Shortly after, William began negotiating on Ramon's behalf with Henry III of England to marry Eleanor. Henry sent his own knight to Provence early in 1235, and again Ramon and his family entertained him lavishly. Henry wrote to William on June 22nd that he was very interested, and sent a delegation to negotiate the marriage in October. Henry was seeking a dowry of up to twenty thousand silver marks to help offset the dowry he had just paid for his sister, Isabella. However, he had drafted seven different versions of the marriage contract, with different amounts for the dowry, the lowest being zero. Ramon shrewdly negotiated for that option, offering as consolation a promise to leave her ten thousand marks when he died.

    In 1238, Ramon joined his brother-in-law, Amadeus IV at the court of Frederick II, Holy Roman Emperor in Turin. Frederick was gathering forces to assert more control in Italy. Raymond VII of Toulouse was also summoned, and all expected to work together in the war.

    In January 1244, Pope Innocent IV decreed that no one but the pope could excommunicate Ramon. In 1245, Ramon sent representatives to the First Council of Lyon, to discuss crusades and the excommunication of Frederick.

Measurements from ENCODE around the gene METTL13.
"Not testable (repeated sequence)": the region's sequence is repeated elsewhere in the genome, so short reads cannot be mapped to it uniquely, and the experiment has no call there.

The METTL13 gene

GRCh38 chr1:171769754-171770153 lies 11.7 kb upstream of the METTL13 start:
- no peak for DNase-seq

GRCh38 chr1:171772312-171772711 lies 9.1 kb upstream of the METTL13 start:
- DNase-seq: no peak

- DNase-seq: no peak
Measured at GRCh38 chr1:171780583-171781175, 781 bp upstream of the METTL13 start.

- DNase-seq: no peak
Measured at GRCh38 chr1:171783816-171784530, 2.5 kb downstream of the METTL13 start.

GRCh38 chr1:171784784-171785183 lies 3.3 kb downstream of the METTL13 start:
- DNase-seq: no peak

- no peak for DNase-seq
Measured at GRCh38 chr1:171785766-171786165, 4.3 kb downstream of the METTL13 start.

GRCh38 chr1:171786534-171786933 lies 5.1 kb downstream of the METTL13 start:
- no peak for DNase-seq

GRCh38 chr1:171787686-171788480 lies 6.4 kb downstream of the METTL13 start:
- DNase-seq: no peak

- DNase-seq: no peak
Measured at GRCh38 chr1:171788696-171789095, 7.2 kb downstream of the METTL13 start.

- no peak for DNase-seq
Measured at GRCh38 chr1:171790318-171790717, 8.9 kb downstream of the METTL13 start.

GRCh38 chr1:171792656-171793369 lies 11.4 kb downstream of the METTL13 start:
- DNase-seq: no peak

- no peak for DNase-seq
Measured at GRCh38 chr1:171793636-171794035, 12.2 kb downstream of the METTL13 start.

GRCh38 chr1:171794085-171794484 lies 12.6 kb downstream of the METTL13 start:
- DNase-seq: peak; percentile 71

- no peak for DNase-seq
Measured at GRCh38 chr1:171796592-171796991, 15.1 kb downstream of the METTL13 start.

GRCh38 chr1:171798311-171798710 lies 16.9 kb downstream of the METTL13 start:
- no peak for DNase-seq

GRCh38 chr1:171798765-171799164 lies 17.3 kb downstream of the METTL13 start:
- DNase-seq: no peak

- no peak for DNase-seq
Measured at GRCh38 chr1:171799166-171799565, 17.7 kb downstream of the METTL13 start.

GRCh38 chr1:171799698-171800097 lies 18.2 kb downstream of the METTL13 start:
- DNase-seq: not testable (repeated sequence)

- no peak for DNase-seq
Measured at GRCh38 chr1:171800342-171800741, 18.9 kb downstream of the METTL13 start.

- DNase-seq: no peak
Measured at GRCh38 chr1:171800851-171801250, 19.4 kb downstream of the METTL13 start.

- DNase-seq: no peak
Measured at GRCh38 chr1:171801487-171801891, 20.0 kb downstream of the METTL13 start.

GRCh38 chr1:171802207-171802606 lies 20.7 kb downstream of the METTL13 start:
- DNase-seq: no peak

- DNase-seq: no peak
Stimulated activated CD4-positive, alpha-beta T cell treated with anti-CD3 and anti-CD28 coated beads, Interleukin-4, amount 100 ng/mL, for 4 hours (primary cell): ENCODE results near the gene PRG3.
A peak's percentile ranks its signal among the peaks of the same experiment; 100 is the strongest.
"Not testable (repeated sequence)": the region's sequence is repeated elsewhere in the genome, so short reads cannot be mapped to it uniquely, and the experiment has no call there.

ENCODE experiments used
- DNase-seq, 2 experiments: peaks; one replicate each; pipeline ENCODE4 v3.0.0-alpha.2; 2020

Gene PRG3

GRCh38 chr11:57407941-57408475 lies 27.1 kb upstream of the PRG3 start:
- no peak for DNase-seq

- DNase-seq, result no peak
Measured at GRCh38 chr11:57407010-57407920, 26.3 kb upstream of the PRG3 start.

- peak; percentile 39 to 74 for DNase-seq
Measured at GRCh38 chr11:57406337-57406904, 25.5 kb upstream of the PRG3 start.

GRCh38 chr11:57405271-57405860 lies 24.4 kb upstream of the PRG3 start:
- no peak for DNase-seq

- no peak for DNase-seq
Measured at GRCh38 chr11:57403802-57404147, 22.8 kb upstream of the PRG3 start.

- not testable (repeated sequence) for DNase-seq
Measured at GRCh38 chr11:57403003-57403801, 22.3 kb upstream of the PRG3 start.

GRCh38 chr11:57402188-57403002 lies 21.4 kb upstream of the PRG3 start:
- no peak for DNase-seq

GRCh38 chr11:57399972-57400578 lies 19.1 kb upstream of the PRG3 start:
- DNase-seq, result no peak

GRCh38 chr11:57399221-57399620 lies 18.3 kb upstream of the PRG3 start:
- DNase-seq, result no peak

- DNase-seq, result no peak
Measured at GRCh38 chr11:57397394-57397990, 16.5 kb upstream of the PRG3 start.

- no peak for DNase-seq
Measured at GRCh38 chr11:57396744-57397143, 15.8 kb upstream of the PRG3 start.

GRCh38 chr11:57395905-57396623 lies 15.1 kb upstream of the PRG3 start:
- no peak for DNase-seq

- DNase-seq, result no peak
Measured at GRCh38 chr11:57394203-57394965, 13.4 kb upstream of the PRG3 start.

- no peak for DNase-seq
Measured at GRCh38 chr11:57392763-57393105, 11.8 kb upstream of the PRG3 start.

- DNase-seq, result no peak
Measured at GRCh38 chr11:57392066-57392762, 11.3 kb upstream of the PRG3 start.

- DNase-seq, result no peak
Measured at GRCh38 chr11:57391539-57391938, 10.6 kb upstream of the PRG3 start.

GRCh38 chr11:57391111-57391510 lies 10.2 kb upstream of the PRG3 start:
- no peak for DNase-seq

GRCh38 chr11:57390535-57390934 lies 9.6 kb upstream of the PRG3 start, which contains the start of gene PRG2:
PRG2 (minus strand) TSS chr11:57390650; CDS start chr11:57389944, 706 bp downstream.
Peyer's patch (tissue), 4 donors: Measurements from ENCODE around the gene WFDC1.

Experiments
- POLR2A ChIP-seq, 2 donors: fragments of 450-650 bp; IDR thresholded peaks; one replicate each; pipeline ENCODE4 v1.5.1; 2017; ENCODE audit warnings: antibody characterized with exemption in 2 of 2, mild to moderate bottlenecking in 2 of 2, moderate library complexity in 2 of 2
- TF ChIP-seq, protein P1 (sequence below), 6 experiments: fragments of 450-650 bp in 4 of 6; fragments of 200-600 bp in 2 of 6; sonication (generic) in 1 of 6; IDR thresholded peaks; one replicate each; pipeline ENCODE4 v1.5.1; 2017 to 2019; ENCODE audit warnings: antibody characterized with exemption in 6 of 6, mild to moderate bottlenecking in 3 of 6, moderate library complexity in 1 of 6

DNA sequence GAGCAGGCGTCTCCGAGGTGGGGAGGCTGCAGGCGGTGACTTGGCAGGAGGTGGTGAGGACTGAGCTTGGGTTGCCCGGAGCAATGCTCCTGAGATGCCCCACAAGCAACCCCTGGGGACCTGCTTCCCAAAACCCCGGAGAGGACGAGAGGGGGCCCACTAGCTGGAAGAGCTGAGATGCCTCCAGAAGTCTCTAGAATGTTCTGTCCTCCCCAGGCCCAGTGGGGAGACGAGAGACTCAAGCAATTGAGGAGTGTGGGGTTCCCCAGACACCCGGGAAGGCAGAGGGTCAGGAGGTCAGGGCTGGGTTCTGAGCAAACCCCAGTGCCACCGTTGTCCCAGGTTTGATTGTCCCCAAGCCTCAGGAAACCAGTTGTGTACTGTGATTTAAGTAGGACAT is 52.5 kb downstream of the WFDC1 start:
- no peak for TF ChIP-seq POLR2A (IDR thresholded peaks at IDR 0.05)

Ramon died in August 1245 in Aix-en-Provence, leaving the county to his youngest daughter.

    Marriage and Children
    On 5 June 1219, Ramon married Beatrice of Savoy, daughter of Thomas I of Savoy. She was a shrewd and politically astute woman, whose beauty was likened by Matthew Paris to that of a second Niobe. The wedding also provided the 14 year old Ramon with a powerful father-in-law to aid him in establishing his authority and protecting his interests. Their children included four daughters, all of whom married kings.
    stillborn son (1220)
    Margaret of Provence (1221–1295), wife of Louis IX of France
    Eleanor of Provence (1223–1291), wife of Henry III of England
    stillborn son (1225)
    Sanchia of Provence (1228–1261), wife of Richard, 1st Earl of Cornwall
    Beatrice of Provence (1231–1267), wife of Charles I of Sicily
    His daughters were all educated and literate.

    Death and Legacy
    Ramon Berenguer IV died in Aix-en-Provence. At least two planhs (Occitan funeral laments) of uncertain authorship (one possibly by Aimeric de Peguilhan and one falsely attributed to Rigaut de Berbezilh) were written in his honour.